Sky Dancers

7 mins read

And another thing … we could do ourselves an enormous favor by remeheruka and vajrayogini 1mbering that we are not practicing Tantra alone but have an immense amount of help coming to us from the Dakinis and Dakas, the Tantric Buddhas. People aren’t always feeling this — so I thought it’d be nice to say something about it, seeing as it is Vajrayogini Day today.

Carrying on from this article, I’m sharing more thoughts with those of you who have received Highest Yoga Tantra empowerments.

One reason we start Vajrayogini practice with the yoga of sleeping is because:

During the night the Dakinis of the twenty-four places visit sincere Vajrayogini practitioners and bestow their blessings… They may go to bed with a mind preoccupied with the problems of the day, but wake up refreshed, with a clear and positive mind … They may also find that obstacles to their Dharma practice inexplicably disappear overnight… Dakinis are able to help a practitioner in this way when he or she establishes a connection with them through pure Vajrayogini practice. ~ New Guide to Dakini Land, page 27-8

I believe this is so, that Dakinis are helping practitioners all the time, especially if we let them. This has been my experience in any event, including when I was on a longish retreat.

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“Dakini”, or “khandro” in Tibetan, means “space goer” or “sky dancer”. (“Kha” means space or sky, and “dro” means going or dancing.) In Tantra we learn to fly in the sky of bliss and emptiness where we belong, instead of lumbering along the long and painful paths of samsara; and we let the Dakinis help. We want to come under the care and guidance of the Dakinis and Dakas of the twenty-four places and their emanations. This includes the wrathful Dakinis, Kakase and so on, who protect us from malevolent forces and everything else with flames of wisdom fire.

What or who exactly is a Dakini?

For Tantric realizations, we need complete reliance on the Spiritual Guide (Guru), Yidam (Deity), and Protector. We also need to rely on the Dakinis. But I sometimes observe that people don’t feel as guided and cared for by the Dakinis as they do by these other Buddhas.

heruka father and motherThese are some of the things I have heard about Dakinis: They are not “real” Buddhas. They are not historical figures with their own stories. They’re abstract. You can fit them all into one, for example Tara and Vajrayogini are the same; so there’s really only one Dakini!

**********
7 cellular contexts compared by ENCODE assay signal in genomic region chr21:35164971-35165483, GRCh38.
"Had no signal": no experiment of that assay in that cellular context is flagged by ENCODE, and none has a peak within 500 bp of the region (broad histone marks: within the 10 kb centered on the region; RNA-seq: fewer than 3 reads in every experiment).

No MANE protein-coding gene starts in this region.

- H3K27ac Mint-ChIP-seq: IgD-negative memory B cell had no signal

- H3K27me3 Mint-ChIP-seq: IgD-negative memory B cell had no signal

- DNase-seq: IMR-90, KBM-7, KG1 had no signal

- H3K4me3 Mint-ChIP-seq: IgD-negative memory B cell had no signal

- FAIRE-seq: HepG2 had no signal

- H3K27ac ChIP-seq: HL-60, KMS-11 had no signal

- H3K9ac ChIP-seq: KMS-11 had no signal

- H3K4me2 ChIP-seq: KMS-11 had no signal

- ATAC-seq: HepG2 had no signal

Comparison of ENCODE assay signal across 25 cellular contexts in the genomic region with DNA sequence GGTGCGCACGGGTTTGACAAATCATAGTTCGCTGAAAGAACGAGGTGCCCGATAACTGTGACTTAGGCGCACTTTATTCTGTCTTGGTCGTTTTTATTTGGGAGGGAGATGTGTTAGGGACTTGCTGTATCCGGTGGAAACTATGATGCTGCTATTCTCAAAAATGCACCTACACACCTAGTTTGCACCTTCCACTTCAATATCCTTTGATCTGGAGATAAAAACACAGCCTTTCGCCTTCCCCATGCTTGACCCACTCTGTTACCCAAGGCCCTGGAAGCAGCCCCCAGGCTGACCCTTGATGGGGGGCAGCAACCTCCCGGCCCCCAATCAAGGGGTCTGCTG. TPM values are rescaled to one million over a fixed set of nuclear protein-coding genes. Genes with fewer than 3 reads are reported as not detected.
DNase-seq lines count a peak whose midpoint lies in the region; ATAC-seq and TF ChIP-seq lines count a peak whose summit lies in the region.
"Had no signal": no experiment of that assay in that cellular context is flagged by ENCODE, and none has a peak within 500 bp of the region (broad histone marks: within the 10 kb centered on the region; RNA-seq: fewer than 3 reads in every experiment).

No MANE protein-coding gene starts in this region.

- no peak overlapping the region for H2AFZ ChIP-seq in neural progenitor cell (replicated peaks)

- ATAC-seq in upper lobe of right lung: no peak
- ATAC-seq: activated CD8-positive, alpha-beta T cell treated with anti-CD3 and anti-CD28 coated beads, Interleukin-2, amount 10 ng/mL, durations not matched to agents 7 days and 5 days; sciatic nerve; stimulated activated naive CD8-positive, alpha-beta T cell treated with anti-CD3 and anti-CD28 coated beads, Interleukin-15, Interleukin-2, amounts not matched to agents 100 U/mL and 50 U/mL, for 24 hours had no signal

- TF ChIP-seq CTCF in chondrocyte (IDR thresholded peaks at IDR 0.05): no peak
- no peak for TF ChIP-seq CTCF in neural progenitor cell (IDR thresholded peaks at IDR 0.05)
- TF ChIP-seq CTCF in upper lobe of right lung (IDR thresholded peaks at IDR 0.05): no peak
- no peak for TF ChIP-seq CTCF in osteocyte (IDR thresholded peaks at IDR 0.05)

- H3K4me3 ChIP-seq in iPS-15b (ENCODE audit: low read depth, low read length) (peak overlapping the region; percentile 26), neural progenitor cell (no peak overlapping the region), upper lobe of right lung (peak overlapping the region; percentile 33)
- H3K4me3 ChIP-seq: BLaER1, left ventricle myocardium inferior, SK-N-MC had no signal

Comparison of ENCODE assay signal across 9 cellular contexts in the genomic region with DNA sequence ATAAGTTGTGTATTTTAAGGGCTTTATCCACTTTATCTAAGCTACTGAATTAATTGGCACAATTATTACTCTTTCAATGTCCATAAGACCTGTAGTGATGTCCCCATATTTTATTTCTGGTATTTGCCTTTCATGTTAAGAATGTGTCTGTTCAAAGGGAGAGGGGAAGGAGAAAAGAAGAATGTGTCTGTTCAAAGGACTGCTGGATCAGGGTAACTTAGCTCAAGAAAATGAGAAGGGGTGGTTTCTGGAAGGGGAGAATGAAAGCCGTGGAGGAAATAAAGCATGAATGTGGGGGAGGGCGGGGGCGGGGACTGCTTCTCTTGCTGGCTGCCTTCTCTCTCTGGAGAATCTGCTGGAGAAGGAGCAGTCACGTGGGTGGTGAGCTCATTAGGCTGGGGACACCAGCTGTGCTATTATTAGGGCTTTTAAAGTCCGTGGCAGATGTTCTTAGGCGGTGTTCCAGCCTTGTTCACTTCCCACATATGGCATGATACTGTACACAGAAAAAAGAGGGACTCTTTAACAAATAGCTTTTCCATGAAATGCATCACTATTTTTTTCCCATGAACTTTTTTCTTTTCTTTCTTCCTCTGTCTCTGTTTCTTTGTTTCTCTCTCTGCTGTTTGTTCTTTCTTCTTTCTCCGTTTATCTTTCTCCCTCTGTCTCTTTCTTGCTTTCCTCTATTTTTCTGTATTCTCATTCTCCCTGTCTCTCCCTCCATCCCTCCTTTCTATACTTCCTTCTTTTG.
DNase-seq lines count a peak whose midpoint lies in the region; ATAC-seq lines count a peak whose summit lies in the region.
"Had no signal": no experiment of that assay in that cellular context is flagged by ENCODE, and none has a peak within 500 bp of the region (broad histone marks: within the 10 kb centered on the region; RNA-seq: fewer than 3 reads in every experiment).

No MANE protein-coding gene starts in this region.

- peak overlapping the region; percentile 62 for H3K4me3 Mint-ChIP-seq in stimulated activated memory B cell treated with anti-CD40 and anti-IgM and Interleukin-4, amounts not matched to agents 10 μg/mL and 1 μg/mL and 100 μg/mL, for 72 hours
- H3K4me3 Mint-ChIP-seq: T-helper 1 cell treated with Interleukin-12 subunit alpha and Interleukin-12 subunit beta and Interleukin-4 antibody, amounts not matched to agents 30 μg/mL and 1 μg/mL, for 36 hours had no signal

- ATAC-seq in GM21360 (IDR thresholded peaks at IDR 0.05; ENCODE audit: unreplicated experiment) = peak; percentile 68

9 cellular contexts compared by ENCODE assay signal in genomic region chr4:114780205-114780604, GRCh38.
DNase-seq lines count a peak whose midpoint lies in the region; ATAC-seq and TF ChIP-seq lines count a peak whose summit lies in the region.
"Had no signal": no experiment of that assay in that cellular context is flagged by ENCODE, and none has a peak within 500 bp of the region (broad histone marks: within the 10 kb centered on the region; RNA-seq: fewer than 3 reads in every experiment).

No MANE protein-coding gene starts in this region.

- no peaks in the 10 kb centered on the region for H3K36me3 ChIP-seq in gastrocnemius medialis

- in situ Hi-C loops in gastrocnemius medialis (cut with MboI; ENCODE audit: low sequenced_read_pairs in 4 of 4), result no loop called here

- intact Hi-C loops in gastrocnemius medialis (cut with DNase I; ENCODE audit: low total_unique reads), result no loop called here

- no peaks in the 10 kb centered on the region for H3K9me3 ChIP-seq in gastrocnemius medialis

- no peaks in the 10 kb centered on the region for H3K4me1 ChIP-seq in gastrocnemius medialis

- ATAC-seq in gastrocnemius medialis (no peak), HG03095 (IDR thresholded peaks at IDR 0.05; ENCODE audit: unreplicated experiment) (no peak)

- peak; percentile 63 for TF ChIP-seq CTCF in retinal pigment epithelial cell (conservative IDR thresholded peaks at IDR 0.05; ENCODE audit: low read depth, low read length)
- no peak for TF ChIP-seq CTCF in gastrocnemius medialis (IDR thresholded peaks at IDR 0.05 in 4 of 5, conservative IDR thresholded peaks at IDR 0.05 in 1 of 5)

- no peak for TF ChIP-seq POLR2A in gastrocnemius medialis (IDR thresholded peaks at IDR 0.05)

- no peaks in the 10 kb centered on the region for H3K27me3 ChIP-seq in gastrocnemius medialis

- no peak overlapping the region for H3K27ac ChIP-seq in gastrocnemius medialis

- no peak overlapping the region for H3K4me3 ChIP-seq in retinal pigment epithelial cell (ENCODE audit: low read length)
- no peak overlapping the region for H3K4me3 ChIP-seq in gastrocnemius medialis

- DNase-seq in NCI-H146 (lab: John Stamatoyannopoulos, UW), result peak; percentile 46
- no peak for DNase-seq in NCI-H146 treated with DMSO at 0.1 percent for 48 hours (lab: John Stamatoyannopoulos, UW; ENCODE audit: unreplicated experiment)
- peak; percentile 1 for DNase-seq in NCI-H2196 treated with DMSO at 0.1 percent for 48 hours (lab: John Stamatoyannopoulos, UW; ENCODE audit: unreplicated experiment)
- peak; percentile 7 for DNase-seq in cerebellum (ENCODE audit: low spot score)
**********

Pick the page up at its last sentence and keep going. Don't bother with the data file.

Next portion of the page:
People don’t always feel a strong personal relationship with the Dakinis. I don’t know, I’ve just heard people talking like this. Even someone said the other day that Dakinis were just the invention of men with too much time on their hands, to help male practitioners! And that view is not uncommon.

This is not the way to think about Dakinis, especially if you are a woman, or maybe even more so if you are a man!

A life-changing conversation with my Spiritual Guide

Once upon a time, I asked my teacher Venerable Geshe Kelsang: “There are a ton of male lineage Gurus and Buddhas, but there are really no role models for women in this tradition, apart from Tara and Vajrayogini — who are even supposedly one person. So where are the female Buddhas I’m supposed to be becoming?”

Geshe-la then spoke to me for an hour on this subject. He explained about misogyny in ancient India and Tibet, explaining that there were many enlightened females, but due to the structure of society they were either not able to teach or else they were only able to teach a few disciples. Therefore, they didn’t become famous, or known as lineage holders even if they were.

But actually, he continued, you have many role models, because every female Dakini in Heruka’s mandala was a female practitioner just like you. They all have stories. They all have names.

paradigm shiftThis conversation changed everything for me. I realized Dakinis were real. Not “real” in the sense of inherently existent, but you know what I mean — they really existed. They were actual people. They had histories, even if those were lost to the mists of time. They were role models. They were powerful. We still have their names. And the more over the years as I’ve gotten to know them, as I’ve felt more and more guided by them, the more enjoyment I have gotten from my Tantric practice.

Geshe-la also went on to explain and demonstrate all the good qualities of female practitioners, including their relative humility and fearlessness compared with men. He talked about the vital need for female teachers, both ordained and lay, in the modern vajrayogini is everywhereworld. But I won’t rub it in!, there are men reading this, lol 😄

Dakini nature

Dakinis are extraordinarily free, blissful, transcendent beings. Every one of us, male or female, has not just Buddha nature but Dakini nature.

The terms “Hero and Heroine” and “Daka and Dakini” are interchangeable. Shantideva said that a real Hero or Heroine is someone who has destroyed their enemy, the self-grasping and self-cherishing minds, has conquered their delusions, and has developed the courage to help countless living beings. ~ page 191